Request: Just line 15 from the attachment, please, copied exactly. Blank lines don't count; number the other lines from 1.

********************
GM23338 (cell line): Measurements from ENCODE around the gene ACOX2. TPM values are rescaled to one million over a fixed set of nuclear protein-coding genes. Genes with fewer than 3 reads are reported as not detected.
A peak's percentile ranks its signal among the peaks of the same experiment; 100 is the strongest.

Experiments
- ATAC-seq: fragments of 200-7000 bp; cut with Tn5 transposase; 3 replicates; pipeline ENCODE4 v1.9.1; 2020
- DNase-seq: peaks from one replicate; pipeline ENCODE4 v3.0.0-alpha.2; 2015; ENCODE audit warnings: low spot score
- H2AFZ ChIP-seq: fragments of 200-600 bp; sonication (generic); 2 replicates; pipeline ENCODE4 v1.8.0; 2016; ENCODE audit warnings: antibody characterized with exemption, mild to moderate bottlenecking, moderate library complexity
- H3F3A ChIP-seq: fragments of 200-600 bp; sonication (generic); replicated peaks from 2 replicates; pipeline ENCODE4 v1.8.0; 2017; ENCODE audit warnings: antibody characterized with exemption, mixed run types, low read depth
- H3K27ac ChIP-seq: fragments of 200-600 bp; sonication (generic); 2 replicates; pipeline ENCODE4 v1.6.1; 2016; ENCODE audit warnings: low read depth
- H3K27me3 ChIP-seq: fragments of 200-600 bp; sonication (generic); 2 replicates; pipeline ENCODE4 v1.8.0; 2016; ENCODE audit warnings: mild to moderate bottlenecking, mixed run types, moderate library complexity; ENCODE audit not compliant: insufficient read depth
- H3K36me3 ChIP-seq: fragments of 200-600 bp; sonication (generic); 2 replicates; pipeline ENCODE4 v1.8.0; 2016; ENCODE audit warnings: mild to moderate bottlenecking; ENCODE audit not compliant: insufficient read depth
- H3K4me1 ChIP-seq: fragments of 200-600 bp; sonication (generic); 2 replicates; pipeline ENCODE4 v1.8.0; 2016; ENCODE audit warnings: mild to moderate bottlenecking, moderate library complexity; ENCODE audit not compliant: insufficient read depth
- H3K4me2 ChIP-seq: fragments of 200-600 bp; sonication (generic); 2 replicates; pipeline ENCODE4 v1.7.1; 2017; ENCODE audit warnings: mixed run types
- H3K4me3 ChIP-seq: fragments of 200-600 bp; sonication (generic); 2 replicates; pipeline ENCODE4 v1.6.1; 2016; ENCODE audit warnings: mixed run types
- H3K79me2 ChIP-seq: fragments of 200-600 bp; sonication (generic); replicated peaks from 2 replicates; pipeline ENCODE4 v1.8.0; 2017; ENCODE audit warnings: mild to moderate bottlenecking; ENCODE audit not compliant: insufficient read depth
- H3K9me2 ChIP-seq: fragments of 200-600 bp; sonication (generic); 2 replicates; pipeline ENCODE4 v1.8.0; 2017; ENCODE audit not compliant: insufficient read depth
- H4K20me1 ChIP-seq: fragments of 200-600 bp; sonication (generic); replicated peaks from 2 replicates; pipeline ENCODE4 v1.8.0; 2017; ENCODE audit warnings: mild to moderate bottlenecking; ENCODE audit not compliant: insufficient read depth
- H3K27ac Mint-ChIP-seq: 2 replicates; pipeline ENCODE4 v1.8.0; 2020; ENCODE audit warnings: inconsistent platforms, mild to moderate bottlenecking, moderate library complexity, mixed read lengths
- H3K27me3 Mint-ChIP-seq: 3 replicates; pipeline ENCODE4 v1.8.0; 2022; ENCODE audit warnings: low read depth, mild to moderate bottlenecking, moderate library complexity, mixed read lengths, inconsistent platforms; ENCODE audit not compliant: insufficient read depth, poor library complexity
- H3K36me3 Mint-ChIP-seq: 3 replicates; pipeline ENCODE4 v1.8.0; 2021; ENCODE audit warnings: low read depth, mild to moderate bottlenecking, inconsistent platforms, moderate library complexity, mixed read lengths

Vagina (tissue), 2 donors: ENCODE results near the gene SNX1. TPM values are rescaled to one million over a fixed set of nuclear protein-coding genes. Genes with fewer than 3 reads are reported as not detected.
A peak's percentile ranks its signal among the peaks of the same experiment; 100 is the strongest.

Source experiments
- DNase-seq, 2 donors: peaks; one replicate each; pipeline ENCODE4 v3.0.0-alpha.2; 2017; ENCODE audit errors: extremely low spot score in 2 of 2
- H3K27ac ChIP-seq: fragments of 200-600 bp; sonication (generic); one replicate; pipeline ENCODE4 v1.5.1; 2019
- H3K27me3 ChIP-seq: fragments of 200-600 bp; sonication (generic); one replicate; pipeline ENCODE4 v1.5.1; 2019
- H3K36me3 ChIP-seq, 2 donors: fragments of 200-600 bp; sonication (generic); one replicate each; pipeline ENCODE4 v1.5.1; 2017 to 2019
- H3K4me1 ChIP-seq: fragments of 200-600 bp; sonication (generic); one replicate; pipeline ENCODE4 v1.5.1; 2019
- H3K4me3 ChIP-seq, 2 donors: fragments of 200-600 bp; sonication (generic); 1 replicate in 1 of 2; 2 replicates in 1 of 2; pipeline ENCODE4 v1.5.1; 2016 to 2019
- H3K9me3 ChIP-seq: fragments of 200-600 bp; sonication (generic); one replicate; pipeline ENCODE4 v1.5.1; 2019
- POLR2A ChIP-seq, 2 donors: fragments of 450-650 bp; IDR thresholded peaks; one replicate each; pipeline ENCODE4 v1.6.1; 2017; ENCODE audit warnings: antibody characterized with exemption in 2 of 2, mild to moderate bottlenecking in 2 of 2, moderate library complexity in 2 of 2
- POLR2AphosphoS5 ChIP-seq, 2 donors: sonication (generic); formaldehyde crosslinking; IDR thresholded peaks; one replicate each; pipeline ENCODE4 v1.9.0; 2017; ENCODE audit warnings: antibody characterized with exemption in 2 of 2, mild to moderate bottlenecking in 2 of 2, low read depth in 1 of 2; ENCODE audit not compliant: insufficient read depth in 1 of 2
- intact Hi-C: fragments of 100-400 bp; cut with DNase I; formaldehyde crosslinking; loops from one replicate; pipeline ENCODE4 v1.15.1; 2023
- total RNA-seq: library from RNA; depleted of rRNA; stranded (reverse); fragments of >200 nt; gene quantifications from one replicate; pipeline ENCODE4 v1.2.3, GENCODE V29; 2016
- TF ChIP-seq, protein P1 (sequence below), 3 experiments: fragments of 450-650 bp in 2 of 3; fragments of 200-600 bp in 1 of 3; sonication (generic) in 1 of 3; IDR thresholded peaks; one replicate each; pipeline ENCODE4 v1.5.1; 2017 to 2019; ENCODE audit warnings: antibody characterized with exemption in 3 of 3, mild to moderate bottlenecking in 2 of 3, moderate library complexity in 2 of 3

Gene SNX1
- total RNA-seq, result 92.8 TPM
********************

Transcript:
- H3K9me2 ChIP-seq: fragments of 200-600 bp; sonication (generic); 2 replicates; pipeline ENCODE4 v1.8.0; 2017; ENCODE audit not compliant: insufficient read depth